Hundreds of union members and supporters have learned how to run a successful campaign for public office via the WSLC’s candidate training program
OLYMPIA (April 12, 2023) — Unions strive not only to win strong contracts for their members, but also to elect pro-worker candidates who will support policies that strengthen our communities and benefit all working people. There’s no better place to find great candidates for public office than from labor’s own ranks.
That’s why the Political Department of the Washington State Labor Council, AFL-CIO seeks to build worker power not only by supporting the election of pro-worker candidates, but also by recruiting and training our own members and supporters to run for office.
On March 29-31, in partnership with its affiliated unions, the WSLC hosted its latest Path to Power political candidate training program in Olympia. This in-person training hosted by WSLC President April Sims and Secretary Treasurer Cherika Carter provided about 30 union members and local community activists with the tools and tips necessary to run a successful political campaign.
Path to Power training — facilitated by union political directors, campaign gurus, and elected leaders — covers fundraising, crafting an effective message, creating a campaign plan, building a campaign team, effective targeting, how to talk to voters, and more. Because many labor supporters may not have an opportunity to join a union at their workplace, the Path To Power program provides space for both union members and union supporters to learn to run successful campaigns.
The 2023 cohort of the WSLC Path to Power candidate training program.
Because this year’s Path to Power training was held in Olympia, participants got to hear from some true labor champions in the Washington State Legislature. State Sen. Karen Keiser (D-Des Moines), a former WSLC staffer and OPEIU member, and Rep. Liz Berry (D-Seattle), who was a Path to Power participant herself, shared their campaign experiences and advice.
“The Washington State Labor Council and its affiliated unions continue to offer the Path to Power program because it works,” Sims said. “Since 2017, we have identified and trained hundreds of union members and community partners to run for public office through this program. Many of them have been elected and are making a difference in their communities.”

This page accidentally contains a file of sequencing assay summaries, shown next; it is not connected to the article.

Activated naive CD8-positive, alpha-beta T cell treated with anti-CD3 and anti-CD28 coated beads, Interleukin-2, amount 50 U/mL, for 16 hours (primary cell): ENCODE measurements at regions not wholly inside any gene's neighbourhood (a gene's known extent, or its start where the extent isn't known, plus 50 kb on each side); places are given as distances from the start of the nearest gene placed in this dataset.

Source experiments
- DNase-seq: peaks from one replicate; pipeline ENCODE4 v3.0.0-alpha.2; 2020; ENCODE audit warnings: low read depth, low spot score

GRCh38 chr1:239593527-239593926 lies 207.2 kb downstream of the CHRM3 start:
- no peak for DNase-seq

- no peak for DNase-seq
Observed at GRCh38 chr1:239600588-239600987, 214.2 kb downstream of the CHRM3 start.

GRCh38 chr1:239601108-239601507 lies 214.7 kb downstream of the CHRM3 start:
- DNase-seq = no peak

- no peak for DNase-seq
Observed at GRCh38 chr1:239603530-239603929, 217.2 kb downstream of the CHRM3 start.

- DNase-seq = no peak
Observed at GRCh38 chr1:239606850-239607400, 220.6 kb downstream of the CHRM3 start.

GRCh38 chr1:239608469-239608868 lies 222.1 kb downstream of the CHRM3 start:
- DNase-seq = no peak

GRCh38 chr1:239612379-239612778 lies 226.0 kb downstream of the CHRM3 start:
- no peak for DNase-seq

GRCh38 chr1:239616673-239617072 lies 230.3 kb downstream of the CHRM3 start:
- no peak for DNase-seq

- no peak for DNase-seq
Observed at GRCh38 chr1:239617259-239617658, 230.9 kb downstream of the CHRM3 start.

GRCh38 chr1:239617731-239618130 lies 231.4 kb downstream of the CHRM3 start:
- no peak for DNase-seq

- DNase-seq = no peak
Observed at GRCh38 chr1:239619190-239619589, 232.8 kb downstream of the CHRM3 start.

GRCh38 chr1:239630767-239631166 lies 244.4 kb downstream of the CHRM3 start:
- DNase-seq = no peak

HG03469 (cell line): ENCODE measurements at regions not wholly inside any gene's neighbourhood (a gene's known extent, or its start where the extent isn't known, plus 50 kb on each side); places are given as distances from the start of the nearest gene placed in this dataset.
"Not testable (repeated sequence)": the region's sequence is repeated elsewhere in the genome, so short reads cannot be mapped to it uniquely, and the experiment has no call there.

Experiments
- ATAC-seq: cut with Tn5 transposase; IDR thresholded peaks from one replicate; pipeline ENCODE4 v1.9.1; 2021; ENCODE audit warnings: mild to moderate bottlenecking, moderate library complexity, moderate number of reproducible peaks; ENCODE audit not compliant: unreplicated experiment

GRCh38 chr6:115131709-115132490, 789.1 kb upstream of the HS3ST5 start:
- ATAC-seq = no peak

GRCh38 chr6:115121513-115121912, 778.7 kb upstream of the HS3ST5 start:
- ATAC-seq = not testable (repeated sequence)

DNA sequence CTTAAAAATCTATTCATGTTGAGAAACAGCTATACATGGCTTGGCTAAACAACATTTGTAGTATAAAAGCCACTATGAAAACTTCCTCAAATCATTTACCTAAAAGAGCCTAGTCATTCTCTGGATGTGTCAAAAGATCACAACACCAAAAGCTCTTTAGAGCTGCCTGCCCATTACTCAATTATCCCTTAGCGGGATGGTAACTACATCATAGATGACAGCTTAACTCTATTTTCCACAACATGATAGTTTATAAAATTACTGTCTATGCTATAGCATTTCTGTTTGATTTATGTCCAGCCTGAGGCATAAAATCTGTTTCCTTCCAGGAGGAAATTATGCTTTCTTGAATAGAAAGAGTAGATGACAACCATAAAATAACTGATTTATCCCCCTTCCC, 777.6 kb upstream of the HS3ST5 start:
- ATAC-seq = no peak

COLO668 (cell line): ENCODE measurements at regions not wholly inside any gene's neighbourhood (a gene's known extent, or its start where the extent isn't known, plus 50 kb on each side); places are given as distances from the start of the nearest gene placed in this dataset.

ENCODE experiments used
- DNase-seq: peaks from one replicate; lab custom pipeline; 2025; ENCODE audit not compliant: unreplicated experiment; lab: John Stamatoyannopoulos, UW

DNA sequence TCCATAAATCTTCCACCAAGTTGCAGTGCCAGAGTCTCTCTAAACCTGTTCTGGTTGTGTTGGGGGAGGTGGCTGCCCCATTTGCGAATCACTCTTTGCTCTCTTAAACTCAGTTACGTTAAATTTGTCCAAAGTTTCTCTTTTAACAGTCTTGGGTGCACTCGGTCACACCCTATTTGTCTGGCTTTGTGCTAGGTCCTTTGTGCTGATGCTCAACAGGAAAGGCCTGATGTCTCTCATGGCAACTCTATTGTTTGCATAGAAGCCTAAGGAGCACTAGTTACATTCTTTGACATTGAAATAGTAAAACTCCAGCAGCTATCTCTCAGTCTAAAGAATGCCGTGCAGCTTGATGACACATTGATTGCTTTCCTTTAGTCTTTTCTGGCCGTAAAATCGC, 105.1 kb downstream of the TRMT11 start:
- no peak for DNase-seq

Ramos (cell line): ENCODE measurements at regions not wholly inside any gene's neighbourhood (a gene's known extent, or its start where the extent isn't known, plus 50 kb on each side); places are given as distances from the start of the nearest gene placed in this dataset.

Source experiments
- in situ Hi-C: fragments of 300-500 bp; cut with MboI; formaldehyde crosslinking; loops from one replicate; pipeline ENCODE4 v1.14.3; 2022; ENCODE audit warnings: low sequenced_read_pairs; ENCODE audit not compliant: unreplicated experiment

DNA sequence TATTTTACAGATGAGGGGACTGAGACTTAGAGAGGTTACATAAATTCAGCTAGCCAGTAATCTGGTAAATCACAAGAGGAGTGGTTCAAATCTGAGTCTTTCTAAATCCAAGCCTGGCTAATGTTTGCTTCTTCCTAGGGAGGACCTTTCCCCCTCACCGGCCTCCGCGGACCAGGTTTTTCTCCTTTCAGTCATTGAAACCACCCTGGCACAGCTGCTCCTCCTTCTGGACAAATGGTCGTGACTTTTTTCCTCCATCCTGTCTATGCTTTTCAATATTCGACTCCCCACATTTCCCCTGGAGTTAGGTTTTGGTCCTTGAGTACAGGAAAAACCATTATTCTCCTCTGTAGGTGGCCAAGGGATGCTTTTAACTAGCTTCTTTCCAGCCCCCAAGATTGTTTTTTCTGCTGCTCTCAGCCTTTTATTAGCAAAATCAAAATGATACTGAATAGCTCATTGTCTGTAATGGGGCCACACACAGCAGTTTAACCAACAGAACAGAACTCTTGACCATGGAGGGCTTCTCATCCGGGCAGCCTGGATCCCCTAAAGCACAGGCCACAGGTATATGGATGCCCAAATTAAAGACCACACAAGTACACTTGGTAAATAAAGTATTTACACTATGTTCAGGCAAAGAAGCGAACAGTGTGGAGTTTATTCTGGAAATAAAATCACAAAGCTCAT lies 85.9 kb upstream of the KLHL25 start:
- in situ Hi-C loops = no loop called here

SEIU Local 925 member Chelsea McElroy is a great example.
McElroy returned to this year’s training to speak to participants about her successful 2021 campaign to become a member of the Tacoma Public School Board. One of the primary concerns she heard from the students was regarding the financial costs of campaigns. Asked for her advice about how much money a campaign requires, McElroy said, “Child care workers are broke, so I ran broke and I won broke, and I’m going to keep running and winning!”
Craig Woodard, a retired member of the International Union of Operating Engineers who was among the 2023 Path to Power cohort, called the training a “first-rate experience.”
“For me the highlight was when all of the participants gave their three-minute stump speeches and received feedback from fellow participants. It was a good way to practice public speaking and to hear others share their thoughts and ideas,” Woodard said. “All in all, it was a very comprehensive and useful program that laid out exactly what is involved with running for office. I also made some friends, and met people I want to be around!”
The WSLC thanks the following additional facilitators and guests for their participation in the 2023 Path to Power training:
WSLC Wednesdays is a regular feature of The Stand where different departments of the Washington State Labor Council, AFL-CIO describe their recent activities and the services they are providing to WSLC-affiliated unions.
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